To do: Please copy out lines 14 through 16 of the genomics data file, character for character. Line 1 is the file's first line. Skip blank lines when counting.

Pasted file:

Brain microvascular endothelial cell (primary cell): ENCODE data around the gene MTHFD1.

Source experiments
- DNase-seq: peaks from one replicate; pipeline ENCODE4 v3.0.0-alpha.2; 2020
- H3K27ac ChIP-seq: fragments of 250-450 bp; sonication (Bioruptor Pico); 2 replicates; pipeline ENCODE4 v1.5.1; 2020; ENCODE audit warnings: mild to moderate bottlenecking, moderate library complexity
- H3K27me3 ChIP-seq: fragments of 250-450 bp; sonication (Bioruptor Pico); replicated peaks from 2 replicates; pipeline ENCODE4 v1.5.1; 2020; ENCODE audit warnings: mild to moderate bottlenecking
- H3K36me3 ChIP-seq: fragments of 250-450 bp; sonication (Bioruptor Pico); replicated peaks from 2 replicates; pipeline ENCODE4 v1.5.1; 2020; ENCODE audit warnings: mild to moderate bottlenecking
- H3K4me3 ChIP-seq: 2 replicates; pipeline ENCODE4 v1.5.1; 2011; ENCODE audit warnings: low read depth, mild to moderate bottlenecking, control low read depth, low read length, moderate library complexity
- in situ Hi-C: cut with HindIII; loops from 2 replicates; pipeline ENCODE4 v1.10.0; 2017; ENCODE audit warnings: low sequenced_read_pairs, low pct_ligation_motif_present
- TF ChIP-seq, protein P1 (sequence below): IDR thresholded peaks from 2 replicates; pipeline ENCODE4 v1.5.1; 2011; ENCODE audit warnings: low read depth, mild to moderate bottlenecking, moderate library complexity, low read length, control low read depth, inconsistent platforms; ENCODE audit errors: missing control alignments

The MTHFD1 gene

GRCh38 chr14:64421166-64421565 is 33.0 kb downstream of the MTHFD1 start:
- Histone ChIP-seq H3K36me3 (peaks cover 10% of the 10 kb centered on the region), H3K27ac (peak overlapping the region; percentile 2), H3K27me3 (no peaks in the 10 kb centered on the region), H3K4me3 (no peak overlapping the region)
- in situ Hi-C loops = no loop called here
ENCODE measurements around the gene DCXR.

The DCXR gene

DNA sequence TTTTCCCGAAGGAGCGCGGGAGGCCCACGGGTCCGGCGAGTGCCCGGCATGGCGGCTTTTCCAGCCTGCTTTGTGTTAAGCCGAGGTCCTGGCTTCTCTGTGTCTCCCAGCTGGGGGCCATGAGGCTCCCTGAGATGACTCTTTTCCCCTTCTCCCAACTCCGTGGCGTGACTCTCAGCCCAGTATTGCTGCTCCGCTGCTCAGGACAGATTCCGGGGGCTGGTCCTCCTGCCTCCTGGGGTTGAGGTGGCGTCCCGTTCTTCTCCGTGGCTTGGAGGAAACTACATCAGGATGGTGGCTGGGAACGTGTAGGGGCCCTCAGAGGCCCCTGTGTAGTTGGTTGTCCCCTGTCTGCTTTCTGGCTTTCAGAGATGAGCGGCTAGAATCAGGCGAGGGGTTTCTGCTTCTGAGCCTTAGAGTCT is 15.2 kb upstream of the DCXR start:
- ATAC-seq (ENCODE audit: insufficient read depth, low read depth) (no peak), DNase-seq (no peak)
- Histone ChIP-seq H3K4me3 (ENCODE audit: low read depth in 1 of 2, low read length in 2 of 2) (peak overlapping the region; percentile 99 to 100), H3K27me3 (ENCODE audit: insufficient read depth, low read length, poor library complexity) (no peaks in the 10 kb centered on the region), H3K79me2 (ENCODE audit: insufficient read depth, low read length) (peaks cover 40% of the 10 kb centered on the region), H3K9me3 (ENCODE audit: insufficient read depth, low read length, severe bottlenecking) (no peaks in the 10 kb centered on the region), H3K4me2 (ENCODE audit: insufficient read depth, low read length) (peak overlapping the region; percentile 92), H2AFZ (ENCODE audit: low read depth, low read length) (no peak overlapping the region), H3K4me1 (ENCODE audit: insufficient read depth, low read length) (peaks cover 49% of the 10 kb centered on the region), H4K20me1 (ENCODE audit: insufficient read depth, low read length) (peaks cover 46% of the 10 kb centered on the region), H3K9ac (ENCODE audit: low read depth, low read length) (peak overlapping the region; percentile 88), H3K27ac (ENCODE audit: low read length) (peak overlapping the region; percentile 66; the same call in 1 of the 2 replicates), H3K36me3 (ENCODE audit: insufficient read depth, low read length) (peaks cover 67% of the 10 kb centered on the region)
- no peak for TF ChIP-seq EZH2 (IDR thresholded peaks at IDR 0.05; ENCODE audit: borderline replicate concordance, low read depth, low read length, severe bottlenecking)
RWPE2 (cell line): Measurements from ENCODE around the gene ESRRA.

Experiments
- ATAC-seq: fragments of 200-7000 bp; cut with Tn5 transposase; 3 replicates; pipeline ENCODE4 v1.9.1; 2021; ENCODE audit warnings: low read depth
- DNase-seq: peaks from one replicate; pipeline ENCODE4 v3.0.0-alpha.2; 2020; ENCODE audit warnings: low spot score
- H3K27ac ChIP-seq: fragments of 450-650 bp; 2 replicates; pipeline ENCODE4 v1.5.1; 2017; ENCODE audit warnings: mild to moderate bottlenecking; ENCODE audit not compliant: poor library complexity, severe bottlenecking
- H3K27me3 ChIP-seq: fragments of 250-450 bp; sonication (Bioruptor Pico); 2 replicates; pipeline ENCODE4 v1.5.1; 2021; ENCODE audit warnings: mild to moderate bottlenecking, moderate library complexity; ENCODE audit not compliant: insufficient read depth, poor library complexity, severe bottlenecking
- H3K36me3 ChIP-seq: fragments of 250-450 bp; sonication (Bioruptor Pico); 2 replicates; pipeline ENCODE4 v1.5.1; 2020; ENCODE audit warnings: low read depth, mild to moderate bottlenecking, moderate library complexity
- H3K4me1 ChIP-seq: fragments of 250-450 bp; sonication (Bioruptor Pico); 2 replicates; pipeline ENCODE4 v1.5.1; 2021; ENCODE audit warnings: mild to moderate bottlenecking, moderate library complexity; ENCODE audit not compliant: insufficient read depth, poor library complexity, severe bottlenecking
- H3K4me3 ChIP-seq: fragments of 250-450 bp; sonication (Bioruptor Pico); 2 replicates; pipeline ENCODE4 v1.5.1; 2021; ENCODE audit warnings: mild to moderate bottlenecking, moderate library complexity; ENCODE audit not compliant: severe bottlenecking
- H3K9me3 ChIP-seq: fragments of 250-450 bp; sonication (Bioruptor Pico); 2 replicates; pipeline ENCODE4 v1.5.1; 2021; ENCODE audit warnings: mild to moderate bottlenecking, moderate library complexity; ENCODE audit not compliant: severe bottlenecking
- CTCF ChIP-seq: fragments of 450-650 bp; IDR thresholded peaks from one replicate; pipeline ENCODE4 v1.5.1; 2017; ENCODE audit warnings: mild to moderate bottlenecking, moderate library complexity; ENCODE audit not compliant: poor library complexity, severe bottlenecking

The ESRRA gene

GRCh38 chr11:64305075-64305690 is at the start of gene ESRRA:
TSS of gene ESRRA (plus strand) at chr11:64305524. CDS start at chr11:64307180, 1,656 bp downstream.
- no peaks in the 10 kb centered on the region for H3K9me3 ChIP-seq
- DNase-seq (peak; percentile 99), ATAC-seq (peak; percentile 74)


ENCODE measurements around the gene DCXR.

The DCXR gene

DNA sequence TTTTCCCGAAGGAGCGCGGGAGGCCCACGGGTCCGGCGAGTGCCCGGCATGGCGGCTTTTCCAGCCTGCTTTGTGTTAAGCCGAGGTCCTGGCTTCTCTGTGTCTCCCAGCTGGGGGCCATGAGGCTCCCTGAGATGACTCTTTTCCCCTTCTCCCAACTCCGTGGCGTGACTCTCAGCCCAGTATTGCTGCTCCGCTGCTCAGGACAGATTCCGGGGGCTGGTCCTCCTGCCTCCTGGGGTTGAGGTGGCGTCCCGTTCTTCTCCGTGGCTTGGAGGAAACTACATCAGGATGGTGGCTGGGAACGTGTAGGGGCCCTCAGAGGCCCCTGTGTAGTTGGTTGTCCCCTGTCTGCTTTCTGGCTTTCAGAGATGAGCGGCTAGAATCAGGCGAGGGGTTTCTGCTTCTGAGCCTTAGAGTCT is 15.2 kb upstream of the DCXR start: